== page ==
• Lax antitrust merger enforcement is responsible for tipping Google to monopoly and facilitating its monopolization of consumer Internet media. If antitrust authorities do not wake up soon, a wide swath of a trillion dollar sector with millions of jobs– i.e. video, maps, books, analytics, travel, etc.–will suffer the same fate as the music and newspaper industries.

There are many valid points in the report, ultimately arriving at the conclusion that the reality of Google is very different from its “Do No Evil” mantra. However, it also paints Google in a specifically damning light that may not be entirely accurate depending on your point of view.

It is also worth noting that Google emerged at a time when many were making the same sorts of accusations against the growing threat of a Microsoft monopoly. With Yahoo and others already dominating the market, it seemed unlikely that a startup named “Google” could even compete in the search industry, much less evolve into a giant on par with Microsoft itself in only a decade.

The report itself may be an extreme point of view, but it does seem that the DOJ has treated the rise of Google differently than the rise of Microsoft, and that Google’s virtually ubiquitous access to the data on the Internet poses a variety of security and privacy concerns. But, I think it is more accurate to suggest that Google is guilty of benign neglect than overt evil.

“A Washington Bank Shot – How a Telephone Company Lobbyist Works To Weaken Google,” The Huffington Post, 9/25/07)

“A Washington Bank Shot – How a Telephone Company Lobbyist Works To Weaken Google,” The Huffington Post, 9/25/07)

“Google Critic Paid By Microsoft,” Tech Daily Dose, 6/16/09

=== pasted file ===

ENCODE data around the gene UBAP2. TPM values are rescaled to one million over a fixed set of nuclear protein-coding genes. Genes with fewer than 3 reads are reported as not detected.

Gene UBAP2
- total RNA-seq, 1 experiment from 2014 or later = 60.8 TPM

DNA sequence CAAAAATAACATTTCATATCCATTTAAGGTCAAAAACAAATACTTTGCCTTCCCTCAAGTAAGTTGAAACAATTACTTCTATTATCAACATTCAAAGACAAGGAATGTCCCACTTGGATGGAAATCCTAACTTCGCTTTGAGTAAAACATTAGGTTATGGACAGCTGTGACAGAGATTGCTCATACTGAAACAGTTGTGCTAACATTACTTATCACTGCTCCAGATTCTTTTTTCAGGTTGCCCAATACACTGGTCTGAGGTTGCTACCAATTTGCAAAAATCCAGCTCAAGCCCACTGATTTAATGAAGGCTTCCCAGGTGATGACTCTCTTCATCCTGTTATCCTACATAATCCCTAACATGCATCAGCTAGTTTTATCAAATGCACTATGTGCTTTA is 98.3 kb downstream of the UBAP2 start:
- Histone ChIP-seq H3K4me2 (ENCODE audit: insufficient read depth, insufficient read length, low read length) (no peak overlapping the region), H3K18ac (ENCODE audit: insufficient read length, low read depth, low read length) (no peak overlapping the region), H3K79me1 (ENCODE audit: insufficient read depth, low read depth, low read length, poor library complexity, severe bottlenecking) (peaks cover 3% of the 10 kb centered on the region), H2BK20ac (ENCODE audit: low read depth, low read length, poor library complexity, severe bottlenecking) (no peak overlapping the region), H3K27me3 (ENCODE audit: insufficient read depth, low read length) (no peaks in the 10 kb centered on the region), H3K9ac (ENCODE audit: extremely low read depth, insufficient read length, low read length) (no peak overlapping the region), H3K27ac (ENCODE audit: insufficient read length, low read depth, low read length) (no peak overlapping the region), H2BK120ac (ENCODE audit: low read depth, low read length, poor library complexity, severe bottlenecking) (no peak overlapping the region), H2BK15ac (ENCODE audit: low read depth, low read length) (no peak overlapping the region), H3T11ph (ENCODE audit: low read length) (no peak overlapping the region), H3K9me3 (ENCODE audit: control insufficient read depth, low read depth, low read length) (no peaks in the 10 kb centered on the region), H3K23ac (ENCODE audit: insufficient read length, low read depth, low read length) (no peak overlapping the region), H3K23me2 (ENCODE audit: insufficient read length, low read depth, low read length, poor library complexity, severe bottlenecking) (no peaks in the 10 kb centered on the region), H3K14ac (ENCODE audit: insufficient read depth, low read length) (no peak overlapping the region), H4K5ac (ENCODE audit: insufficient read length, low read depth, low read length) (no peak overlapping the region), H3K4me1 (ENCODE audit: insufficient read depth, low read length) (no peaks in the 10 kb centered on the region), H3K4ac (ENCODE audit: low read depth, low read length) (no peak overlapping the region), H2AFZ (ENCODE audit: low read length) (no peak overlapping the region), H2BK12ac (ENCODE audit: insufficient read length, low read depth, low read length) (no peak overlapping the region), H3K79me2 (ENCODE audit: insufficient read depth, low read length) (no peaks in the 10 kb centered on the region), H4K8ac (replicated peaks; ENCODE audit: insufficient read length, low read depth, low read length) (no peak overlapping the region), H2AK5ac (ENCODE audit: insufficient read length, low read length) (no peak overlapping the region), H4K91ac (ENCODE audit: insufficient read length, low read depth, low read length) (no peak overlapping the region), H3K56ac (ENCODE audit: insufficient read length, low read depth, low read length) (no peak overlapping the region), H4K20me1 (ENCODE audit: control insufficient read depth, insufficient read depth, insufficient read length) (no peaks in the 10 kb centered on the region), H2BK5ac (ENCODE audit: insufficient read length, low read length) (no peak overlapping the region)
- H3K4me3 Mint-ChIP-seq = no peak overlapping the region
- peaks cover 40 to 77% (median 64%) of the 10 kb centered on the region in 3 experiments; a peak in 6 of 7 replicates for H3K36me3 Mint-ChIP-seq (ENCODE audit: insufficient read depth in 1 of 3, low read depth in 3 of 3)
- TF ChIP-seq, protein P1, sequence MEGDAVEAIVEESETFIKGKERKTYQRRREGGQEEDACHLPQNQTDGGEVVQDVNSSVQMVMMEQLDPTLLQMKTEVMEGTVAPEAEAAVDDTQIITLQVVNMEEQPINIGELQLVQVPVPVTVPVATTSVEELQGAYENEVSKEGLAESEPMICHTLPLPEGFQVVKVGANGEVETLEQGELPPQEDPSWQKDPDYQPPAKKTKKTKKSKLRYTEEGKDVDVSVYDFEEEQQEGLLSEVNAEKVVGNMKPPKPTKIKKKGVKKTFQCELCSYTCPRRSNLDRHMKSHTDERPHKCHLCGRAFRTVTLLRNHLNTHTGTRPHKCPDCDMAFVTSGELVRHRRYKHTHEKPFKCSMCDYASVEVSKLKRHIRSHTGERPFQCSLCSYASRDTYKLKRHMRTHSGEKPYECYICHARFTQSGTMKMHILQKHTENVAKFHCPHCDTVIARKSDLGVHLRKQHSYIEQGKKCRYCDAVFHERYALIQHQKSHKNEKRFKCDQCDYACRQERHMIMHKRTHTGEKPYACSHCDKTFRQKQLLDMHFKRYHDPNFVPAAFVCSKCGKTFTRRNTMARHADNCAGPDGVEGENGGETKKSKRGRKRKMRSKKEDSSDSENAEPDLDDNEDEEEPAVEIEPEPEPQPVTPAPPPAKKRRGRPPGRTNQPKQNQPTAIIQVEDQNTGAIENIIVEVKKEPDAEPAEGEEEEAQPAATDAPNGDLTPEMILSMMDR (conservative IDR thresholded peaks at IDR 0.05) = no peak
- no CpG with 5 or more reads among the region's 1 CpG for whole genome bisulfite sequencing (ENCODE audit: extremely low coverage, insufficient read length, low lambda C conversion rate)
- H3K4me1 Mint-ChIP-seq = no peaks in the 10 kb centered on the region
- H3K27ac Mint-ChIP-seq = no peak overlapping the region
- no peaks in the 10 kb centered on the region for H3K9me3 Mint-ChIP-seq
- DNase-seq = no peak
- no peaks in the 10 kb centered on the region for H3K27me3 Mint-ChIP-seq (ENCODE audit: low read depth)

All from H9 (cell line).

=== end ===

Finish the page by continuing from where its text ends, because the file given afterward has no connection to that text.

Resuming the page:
Cleland was “only coming [to testify before the Senate] to tarnish Google at the behest of other parties.” (Art Brodsky, “A Washington Bank Shot – How a Telephone Company Lobbyist Works To Weaken Google,” The Huffington Post, 9/25/07)

“A Washington Bank Shot – How a Telephone Company Lobbyist Works To Weaken Google,” The Huffington Post, 9/25/07)

Cadillac Escala Concept Teases Ct6’S Super

Cadillac Escala Concept teases CT6’s super-luxe big brother

Cadillac has slipped the wraps off its latest concept car, the Escala, at Pebble Beach this evening, and it’s a beguiling vision of the brand’s next super-luxury sedan. Promising to wrap up both the future of Cadillac’s design and technological systems into one sinuous vehicle, the Escala may not reach dealer forecourts in quite this form, but it’s certainly a heavy-handed hint as to the American automaker’s upcoming assault on Mercedes-Benz’s S Class, BMW’s 7 Series, and Audi’s A8.

Cadillac teased the Escala earlier this week, focusing then on the design elements of the interior. The new concept car was to showcase an all-new dashboard complete with arrays of curved OLED screens co-developed with LG Display, Cadillac said, conveniently leaving most of the exterior’s wow-factor to surprise at the California car show.

The result is a vision of what Cadillac’s bigger brother to the CT6 sedan could look like. The Escala – its name the Spanish for “scale” – is described as “a larger, more elite and expressive companion” to the CT6, which currently stakes out a space somewhere around the E-Class and 5 Series.

A larger footprint is a given, therefore, though this is no normal three-box sedan. Instead, Cadillac has opted for a liftback design, visually stretching out the 210.5-inch long body while also throwing in a little more practicality.

Compared to current Cadillac fare, it’s arguably a smoother, less “shouty” aesthetic. Gone are some of the more dramatic, angular creases that have given recent cars from the company an almost Art Deco look, replaced with a new, cleaner grille and light design, three-dimensional grille mesh, and layered-spoke 22-inch wheels.

Cadillac used OLED lighting elements for the exterior lights, for what the company describes as “a sinister look, day and night.” It’s not just for the concept, either, with production cars expected to wear the new face soon enough.

Inside, meanwhile, Cadillac’s renewed focus on challenging German luxury shows itself once again. Up front it’s all about tech, with three curved OLED panels – wrapped, of course, in hand-stitched leather – while the interface previews the next generation of CUE, Cadillac’s love-it-or-hate-it infotainment platform.